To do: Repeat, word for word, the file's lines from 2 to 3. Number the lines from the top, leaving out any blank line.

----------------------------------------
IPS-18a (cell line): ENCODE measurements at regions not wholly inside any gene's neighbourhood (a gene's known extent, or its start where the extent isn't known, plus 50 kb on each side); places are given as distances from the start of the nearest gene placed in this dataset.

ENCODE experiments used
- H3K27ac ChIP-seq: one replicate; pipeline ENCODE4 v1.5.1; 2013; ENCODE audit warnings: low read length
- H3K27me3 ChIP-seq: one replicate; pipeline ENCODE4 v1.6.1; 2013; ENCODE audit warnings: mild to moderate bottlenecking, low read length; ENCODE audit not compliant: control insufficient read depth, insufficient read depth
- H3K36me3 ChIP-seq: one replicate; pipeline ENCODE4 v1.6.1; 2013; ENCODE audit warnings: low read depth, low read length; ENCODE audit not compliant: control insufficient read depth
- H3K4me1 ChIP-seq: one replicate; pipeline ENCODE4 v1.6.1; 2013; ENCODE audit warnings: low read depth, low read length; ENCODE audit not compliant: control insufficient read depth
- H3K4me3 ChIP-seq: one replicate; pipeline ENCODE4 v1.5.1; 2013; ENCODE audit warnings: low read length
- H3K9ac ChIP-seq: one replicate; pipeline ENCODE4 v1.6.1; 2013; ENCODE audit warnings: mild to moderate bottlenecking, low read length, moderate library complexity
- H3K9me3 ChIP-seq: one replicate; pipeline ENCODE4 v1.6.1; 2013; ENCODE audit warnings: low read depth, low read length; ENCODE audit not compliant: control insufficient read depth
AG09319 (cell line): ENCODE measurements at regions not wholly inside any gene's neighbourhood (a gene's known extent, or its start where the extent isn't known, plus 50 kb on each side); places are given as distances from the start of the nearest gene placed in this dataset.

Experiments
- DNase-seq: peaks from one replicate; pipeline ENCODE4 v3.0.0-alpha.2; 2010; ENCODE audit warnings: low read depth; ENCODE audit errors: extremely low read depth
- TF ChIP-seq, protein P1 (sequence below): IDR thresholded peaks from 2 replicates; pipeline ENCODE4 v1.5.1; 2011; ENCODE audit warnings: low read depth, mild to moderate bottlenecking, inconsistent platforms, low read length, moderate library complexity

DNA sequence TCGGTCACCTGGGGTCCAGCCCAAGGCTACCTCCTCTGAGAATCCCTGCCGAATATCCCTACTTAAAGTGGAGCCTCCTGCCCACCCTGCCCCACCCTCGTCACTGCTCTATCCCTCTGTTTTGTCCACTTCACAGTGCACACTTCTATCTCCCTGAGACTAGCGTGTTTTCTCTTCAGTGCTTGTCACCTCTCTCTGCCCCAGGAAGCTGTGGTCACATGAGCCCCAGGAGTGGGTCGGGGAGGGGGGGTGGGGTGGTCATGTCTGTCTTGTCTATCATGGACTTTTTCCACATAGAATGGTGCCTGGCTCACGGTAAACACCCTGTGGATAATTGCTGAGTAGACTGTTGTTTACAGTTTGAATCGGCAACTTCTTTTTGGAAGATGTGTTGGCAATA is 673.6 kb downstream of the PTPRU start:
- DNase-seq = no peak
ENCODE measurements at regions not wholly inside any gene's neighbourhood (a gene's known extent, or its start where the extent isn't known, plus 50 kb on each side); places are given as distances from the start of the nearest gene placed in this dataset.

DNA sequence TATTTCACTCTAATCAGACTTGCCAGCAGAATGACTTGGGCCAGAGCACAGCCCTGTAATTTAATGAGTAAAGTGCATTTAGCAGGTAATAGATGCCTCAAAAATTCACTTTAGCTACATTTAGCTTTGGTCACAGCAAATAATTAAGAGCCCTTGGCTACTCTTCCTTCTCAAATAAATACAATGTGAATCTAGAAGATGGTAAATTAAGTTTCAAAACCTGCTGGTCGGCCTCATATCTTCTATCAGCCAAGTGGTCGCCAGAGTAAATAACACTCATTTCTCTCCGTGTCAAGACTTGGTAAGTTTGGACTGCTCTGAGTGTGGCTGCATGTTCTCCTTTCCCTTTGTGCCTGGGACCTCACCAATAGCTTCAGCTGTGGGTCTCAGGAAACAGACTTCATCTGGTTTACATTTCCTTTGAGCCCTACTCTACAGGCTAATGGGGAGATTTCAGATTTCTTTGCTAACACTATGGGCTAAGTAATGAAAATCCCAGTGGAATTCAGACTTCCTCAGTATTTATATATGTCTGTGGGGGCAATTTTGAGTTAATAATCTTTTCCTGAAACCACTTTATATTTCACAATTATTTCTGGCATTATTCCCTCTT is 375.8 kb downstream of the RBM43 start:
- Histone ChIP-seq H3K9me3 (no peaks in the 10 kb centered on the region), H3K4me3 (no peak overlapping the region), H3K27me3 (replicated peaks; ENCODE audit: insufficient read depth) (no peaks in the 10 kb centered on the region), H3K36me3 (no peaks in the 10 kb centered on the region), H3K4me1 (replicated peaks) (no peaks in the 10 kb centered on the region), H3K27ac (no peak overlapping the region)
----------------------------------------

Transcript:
ENCODE experiments used
- H3K27ac ChIP-seq: one replicate; pipeline ENCODE4 v1.5.1; 2013; ENCODE audit warnings: low read length